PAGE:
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Get real with consumers about farm life

Sompong Lekhawattana /Getty Images hands holding smart phone liking photos on social media
GET NOTICED: Instagram is one social media app that farmers and next-generation farmers are using to share their story. However, our College Farmer found users like people in the pictures more than just pretty farmscapes.
College Farmer: Raw images of the farm have been shared with an Instagram audience.

In January 2020, I created an Instagram page specifically focused on agriculture. I was inspired to use this platform to share my family’s farm story, connect with others in the industry and diversify my portfolio within agricultural communications.

As I posted more frequently, I noticed a trend. Each time I shared a picture of myself, my friends or my family members, those posts almost always generated more engagement than others featuring our crops, livestock, nature, favorite quotes — pretty much anything else. As I scrolled through my feed, I realized I also interacted more with similar types of posts.

While this confused me at first, it started to make more sense. In fact, the reasoning is quite simple: People relate best with other people.

Share your experiences

In agriculture, we’re in the business of establishing trust and building relationships with each other and our consumers. More often than not, this doesn’t come from using complex terms or stating a bunch of facts and figures.

Rather, it’s the result of sharing personal stories, drawing on similarities, and explaining how and — perhaps more notably — why we do what we do. This helps people form connections and relate with where we’re coming from, thus deepening their awareness and promoting greater understanding.

If you’ve read any of my previous columns, you might have noticed I tend to reflect on the experiences and people who shaped my upbringing and perspective. While this is mainly because I feel most comfortable speaking on these topics, my main rationale for doing so is to highlight the human aspect of agriculture and leave a lasting impression on readers.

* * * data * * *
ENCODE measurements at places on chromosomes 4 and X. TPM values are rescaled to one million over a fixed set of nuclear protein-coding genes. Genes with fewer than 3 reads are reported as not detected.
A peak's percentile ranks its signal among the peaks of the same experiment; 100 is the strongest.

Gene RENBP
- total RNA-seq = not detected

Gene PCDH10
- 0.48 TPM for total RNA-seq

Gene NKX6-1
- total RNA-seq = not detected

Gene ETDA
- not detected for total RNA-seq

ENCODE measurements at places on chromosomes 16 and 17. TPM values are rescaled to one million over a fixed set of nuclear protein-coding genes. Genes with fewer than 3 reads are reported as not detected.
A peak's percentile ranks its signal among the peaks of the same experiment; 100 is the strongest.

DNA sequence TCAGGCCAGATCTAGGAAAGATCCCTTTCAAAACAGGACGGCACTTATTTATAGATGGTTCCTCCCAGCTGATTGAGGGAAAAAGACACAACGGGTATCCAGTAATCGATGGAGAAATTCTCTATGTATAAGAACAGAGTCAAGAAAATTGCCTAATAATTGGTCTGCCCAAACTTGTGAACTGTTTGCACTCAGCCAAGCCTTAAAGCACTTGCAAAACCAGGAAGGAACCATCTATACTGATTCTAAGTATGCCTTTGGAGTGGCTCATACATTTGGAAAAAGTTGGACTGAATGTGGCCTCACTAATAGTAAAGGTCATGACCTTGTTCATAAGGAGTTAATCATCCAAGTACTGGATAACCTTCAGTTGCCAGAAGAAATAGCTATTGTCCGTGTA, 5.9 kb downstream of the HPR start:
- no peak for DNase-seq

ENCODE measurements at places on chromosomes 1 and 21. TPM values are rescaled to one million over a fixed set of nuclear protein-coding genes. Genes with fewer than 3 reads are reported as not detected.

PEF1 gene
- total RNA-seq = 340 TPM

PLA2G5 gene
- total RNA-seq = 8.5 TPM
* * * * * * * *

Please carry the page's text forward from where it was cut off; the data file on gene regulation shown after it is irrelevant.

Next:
Keep it simple

Don’t get me wrong, I believe there is absolutely a need for all types of news in agriculture and individuals talented at writing for different audiences. But we don’t always need to use perfectly posed photos, fancy graphics, catchy slogans or complicated terms to reach others. Rather, we just need to invite others into the cab of our tractor or offer them a seat at our dining room table and have a conversation.

If you’re interested in telling your family or farm’s story on social media, go for it! Share content you love and feel passionate about, but don’t shy away from getting in front of the camera, too. It may take some getting used to — trust me, I feel like cows, corn and sunsets are much more photogenic than I am — but the result is much more impactful.

Most importantly, don’t get so caught up on what you’re trying to say that you forget who you’re talking to. Simply start by showing and telling others who you are. Our audiences want to put a face to the industry and see the real, raw and authentic parts of agriculture. After all, that’s part of what makes this type of lifestyle so special.

Quinlan is a senior in agriculture education, communications and leadership at the University of Missouri College of Agriculture, Food and Natural Resources. Contact her at

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